• Various actor types – varying between traditional, irregular, catastrophic, and disruptive; can include state and non-state actors
  • Advanced weaponry and high-technology – such as network technology, cyber tools, and advanced conventional weapons

The second discourse expands the notion from the battlespace to the global threat environment, with actors using all instruments of power in an integrated fashion to achieve specific objectives (Caliskan, 2019; Galeotti, 2016; Treverton et al., 2018; Seely, 2017). The focus on non-kinetic measures, however, dilutes the concept of hybrid warfare beyond any measure of military usefulness, with the focus shifting from hybrid warfare to hybrid threats, and thus from the strategic to the grand strategic. Russia’s actions in Ukraine, for example, had a distinctly grand strategic character in using the various instruments of state power in concert. In this sense, the literature broadly outlines the following parameters surrounding the second discourse (NCTV, 2016; Treverton et al., 2018): taking place within a global threat environment and involving the convergence and harmonisation of:

  • Military means – both conventional and irregular methods
  • Diplomatic means – using or influencing processes in international law (e.g. treaties, conventions, and frameworks) to exert diplomatic pressure upon a competitor or adversary
  • Economic means – generate economic pressure through sanctions, access to markets, energy policy or otherwise disturb a competitor’s economic and commercial activity
  • Cyber tools – espionage, manipulation, influence, attack, and sabotage
  • Propaganda – (dis)information campaigns and fake news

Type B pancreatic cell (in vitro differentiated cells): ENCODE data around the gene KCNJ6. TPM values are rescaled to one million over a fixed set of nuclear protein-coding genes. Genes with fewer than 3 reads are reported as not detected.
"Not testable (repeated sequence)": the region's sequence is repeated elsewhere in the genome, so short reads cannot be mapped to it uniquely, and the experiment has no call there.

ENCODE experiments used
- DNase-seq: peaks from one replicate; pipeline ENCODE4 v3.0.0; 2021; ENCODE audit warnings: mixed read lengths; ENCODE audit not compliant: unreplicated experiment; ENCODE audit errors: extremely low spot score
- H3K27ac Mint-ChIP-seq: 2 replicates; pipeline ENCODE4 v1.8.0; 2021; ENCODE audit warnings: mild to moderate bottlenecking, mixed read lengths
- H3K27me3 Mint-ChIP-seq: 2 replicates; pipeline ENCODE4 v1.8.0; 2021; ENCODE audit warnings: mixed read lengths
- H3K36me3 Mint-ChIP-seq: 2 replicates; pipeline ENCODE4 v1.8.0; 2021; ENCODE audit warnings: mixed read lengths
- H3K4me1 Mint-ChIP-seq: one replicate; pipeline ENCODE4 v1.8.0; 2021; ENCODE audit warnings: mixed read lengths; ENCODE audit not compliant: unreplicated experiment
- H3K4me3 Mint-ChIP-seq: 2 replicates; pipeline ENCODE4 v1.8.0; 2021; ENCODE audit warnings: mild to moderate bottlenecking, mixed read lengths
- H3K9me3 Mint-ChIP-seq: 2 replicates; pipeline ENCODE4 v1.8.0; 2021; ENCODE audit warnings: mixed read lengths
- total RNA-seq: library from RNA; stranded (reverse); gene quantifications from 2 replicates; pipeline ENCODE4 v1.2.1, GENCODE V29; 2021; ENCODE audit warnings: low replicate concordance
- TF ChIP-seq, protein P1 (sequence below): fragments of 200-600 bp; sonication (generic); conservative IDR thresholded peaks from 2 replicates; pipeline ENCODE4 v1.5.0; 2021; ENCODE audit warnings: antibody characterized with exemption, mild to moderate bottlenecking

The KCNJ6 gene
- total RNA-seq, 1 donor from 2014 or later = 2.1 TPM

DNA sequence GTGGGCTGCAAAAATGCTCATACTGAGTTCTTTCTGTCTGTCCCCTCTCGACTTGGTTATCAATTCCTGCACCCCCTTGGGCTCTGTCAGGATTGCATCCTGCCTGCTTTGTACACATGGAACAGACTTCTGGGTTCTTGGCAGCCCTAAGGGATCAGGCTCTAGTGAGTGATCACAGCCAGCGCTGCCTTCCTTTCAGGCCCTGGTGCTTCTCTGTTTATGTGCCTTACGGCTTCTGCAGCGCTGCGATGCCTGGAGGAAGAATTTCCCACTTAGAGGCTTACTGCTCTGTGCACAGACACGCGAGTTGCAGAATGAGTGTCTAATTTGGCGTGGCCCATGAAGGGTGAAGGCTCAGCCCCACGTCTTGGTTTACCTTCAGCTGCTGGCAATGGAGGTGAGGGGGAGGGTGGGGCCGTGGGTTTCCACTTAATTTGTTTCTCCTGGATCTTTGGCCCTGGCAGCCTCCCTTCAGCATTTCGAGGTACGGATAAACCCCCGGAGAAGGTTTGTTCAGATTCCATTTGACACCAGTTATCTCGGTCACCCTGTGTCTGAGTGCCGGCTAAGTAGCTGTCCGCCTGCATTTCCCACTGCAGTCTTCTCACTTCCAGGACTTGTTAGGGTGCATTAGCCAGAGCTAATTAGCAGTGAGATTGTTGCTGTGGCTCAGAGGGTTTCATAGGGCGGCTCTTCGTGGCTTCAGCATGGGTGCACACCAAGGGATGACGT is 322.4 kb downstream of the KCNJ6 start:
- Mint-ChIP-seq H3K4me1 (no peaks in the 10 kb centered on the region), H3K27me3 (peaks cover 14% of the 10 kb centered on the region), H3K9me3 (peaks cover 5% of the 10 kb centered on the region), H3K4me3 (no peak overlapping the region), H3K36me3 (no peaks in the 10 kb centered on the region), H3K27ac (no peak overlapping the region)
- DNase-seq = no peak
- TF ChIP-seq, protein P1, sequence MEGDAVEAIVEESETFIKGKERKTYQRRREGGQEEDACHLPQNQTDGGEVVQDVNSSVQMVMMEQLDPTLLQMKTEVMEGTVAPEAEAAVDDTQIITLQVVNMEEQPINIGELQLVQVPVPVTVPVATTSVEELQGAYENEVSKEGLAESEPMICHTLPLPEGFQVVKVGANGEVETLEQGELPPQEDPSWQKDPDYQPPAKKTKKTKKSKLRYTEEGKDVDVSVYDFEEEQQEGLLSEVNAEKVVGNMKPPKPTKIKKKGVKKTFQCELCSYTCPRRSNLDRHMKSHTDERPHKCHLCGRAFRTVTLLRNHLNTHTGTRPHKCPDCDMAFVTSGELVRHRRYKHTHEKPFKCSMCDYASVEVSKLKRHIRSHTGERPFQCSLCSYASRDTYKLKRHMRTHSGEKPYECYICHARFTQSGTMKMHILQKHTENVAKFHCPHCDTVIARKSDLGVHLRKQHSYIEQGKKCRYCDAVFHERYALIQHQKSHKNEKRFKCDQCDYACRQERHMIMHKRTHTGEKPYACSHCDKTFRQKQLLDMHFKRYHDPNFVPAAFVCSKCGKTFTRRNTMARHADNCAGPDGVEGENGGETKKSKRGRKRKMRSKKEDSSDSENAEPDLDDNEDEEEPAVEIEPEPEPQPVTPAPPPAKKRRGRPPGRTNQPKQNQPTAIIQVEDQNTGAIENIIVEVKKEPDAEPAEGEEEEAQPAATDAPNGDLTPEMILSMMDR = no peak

One conceptualisation takes the narrow view, while the other takes an expansive, all-inclusive view — creating a definitional hodgepodge which renders the hybrid warfare notion rather useless as a doctrinal concept. However, what both approaches have in common is that each requires a holistic view of the playing field — a playing field in which lines are blurred. In both, in order to be successful, an actor needs to be skilful in knowing which lever to turn up and which to turn down according to the enemy’s weaknesses and one’s own strengths. In both, the strategist is invited to rediscover the all-encompassing nature of war as “more than a true chameleon that slightly adapts its characteristics to the given case” (Clausewitz, 1976, p.89). Hybridity, both in a battlespace-context as in a global context, poses precisely that chameleonic challenge: morphing and shifting at all times. The parameters as outlined above are nothing new in their own right, nor is the integration of them into a whole altogether revolutionary — but to understand the strategic significance of such an integration, it would be beneficial to hold them against the light of already proven strategic concepts. The following section will therefore attempt to capture the above parameters within several core paradigms from the field of strategic theory. Doing so will show that, while hybrid warfare might not be useful as a doctrinal concept, it might prove useful as an analytical framework to research the nature of war in the broadest Clausewitzian sense.